Michigan’s overwhelming size created a mismatch with Indiana that the Hoosiers couldn’t handle from start to finish.
Add the length and height of the Wolverines’ frontcourt to a stout Michigan defense that gave Indiana no easy opportunities and it creates a blowout. Michigan handled Indiana in the Hoosiers’ final home game of the season, 73-57, on Saturday afternoon.
The loss is Indiana’s third in a row and its NCAA Tournament hopes continue to stay in serious jeopardy as the team’s record drops to 12-12 on the season and 7-10 in the Big Ten.
“Today’s game was disappointing in the outcome,” Indiana coach Archie Miller said. “Michigan is a terrific team. Tremendous size inside on offense and inside on defense, very difficult to stay in rhythm on offense because of their ability to switch… and they’re so big at the three, four and five.”
Miller was referring to the Michigan starting frontcourt of Isaiah Livers, Franz Wagner, and Hunter Dickinson. The trio presented a tough situation for Indiana to manage on both ends of the floor as Livers is 6-foot-7, Wagner is 6-foot-9, and Dickinson stands a towering 7-foot-1.
The group helped Michigan to an easy win on the boards, as the Wolverines outrebounded Indiana, 37-27.
In addition to the rebounding, seemingly every time Michigan had the ball, one of the three got a bucket or a foul. They combined for 50 of Michigan’s 73 total points. They didn’t have much trouble scoring the ball, either, as they combined for a 17-for-31 shooting performance. Wagner led the group with 21 points, followed by 16 from Livers and 13 from Dickinson.
While Indiana struggled to limit Michigan’s scoring, it could not find a way to match the Wolverines and score around the rim. Indiana was a measly 9-for-24 on layups against Michigan’s size.
The absence of Indiana center and 6-foot-11 Joey Brunk has haunted Indiana all season, but it had never been more evident than Saturday. Indiana’s two tallest and healthy options in Trayce Jackson-Davis at 6-foot-9 and Race Thompson at 6-foot-8 were just not enough to compete on the interior.
Nobody faced more trouble than Jackson-Davis. The sophomore center really struggled against the length and four-inch height disadvantage against Dickinson.
Jackson-Davis only scored 10 points on a 3-for-12 shooting outing and tied his season-low of four rebounds.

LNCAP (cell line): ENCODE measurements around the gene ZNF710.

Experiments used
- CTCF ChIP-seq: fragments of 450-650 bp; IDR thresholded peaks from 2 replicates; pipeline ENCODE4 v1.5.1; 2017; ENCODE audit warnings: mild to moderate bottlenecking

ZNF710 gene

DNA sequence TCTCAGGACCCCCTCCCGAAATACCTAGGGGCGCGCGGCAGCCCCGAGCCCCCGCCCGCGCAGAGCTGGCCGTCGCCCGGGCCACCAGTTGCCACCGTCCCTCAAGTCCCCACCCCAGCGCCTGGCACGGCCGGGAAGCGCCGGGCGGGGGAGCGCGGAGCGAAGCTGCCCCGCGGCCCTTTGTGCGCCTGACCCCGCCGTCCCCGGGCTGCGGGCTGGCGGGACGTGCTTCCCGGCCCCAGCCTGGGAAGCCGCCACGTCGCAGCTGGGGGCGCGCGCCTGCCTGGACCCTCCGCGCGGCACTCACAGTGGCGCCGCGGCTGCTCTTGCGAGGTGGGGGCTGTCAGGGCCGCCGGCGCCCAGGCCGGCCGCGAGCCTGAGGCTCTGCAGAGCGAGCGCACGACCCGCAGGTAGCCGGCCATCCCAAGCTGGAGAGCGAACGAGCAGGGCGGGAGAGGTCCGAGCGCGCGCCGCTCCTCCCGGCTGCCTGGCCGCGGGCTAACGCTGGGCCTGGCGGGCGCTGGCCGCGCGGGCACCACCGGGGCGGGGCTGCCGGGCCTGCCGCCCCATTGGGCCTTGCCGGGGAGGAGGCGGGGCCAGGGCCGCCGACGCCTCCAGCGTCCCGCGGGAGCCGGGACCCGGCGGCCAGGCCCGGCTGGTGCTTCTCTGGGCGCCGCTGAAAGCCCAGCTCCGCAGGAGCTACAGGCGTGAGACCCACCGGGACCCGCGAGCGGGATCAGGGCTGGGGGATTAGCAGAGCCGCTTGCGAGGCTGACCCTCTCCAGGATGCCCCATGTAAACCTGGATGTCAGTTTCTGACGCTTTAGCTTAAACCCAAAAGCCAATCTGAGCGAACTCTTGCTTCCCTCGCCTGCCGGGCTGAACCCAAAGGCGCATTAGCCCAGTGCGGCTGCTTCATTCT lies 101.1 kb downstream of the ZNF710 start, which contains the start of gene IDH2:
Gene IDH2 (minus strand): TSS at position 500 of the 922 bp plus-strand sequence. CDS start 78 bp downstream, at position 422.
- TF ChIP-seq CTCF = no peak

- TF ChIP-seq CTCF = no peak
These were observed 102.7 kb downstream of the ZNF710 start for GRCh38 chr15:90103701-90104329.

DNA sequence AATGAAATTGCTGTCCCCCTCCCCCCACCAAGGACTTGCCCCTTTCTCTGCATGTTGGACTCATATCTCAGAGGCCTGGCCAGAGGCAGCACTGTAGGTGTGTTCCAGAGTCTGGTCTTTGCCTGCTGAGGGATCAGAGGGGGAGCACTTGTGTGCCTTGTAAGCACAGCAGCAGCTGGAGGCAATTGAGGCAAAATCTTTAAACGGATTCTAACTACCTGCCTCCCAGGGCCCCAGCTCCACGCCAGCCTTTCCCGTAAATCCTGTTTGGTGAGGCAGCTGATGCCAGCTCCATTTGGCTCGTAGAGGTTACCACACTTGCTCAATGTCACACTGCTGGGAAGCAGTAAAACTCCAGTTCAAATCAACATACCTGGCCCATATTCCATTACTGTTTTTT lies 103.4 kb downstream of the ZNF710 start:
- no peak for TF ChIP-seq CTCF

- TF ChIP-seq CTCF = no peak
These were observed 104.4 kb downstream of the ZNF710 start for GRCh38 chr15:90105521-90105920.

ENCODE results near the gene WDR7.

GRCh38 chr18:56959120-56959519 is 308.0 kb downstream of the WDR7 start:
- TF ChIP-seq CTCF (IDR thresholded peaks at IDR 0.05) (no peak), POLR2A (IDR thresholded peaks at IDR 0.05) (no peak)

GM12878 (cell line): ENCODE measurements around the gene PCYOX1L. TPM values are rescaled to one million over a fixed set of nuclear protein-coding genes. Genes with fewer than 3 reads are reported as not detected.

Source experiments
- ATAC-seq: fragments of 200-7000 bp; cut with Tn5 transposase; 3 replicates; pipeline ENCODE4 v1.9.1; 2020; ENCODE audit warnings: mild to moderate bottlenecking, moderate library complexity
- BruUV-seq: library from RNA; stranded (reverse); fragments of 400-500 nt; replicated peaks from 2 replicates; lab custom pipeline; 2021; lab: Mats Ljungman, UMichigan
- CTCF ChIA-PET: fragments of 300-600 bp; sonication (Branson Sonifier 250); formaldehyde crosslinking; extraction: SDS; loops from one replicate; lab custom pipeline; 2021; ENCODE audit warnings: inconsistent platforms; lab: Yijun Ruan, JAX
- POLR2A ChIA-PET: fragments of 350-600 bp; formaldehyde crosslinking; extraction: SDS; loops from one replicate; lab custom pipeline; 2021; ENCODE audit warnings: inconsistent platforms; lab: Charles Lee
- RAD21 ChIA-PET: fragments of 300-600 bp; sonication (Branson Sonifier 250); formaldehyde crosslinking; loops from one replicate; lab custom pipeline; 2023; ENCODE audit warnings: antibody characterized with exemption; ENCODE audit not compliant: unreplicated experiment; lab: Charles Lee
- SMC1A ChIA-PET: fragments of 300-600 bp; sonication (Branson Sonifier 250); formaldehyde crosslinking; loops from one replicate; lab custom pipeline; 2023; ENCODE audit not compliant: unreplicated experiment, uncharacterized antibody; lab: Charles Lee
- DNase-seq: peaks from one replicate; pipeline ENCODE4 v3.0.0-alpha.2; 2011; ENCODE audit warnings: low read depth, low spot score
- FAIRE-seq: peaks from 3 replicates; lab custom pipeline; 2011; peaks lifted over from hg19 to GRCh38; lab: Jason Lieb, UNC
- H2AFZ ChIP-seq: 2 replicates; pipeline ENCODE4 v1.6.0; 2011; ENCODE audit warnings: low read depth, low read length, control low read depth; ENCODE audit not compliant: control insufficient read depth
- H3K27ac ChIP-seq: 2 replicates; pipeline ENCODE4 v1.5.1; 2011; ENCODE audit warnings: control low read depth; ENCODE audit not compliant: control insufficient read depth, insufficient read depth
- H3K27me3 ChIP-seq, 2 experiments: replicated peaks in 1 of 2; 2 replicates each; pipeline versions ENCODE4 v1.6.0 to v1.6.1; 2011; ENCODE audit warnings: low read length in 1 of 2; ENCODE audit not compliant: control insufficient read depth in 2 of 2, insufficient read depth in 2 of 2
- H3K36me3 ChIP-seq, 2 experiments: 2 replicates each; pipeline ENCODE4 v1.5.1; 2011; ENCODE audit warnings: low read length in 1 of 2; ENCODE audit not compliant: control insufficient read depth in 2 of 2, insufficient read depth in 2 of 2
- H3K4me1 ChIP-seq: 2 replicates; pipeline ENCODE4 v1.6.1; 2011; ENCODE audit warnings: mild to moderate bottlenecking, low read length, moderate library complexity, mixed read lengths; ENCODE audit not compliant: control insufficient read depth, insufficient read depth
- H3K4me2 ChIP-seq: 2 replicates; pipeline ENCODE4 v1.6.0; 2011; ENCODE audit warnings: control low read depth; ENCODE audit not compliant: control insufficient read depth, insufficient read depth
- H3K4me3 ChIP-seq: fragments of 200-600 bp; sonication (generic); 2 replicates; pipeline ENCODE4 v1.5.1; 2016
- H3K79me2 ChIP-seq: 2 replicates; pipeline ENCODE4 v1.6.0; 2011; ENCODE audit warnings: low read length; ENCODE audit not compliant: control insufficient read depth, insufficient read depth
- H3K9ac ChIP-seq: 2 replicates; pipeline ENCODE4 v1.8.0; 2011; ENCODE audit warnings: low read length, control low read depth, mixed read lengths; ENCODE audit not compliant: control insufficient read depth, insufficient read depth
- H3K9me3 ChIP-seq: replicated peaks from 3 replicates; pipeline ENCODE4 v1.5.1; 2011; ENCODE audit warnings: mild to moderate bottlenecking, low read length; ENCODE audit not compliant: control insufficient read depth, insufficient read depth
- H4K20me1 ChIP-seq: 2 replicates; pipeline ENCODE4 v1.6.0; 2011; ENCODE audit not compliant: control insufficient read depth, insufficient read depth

“He (Jackson-Davis) had some looks there early in the game that were tough shots against huge size and sometimes him not being able to make a couple early slows us down,” Miller said.
Despite the slow start and sour result, Indiana’s Al Durham shined on his Senior Day and potential final game inside Simon Skjodt Assembly Hall. He led Indiana with 15 points on 6-for-9 shooting to serve as the rare bright spot for Indiana.
Technically, with the NCAA allowing all current athletes an extra year of eligibility Durham has the option to return for next year and have another senior season if he chooses.
Durham offered no answer in the postgame presser on whether or not he would be taking up on that opportunity.
While disappointed by the result, Durham was appreciative of the game and his whole Indiana career.
“It’s been a blessing,” Durham said. “To play on the highest stage in America… there’s no other feeling.”
Indiana has two remaining regular-season games in road trips to Michigan State on Tuesday and Purdue next Saturday. After that, they’ll have the Big Ten Tournament to ultimately determine the final direction of their season.
Indiana needs every win it can get with limited time if an NCAA Tournament bid is to come to fruition.
The past few results have not been indicative of a tournament team, but Durham remains optimistic that things are in the midst of turning around at the right time.
“We’ve got to be more furious, got to come out hungrier than the other opponent,” Durham said of the home stretch. “I feel like we’ll break through here soon.”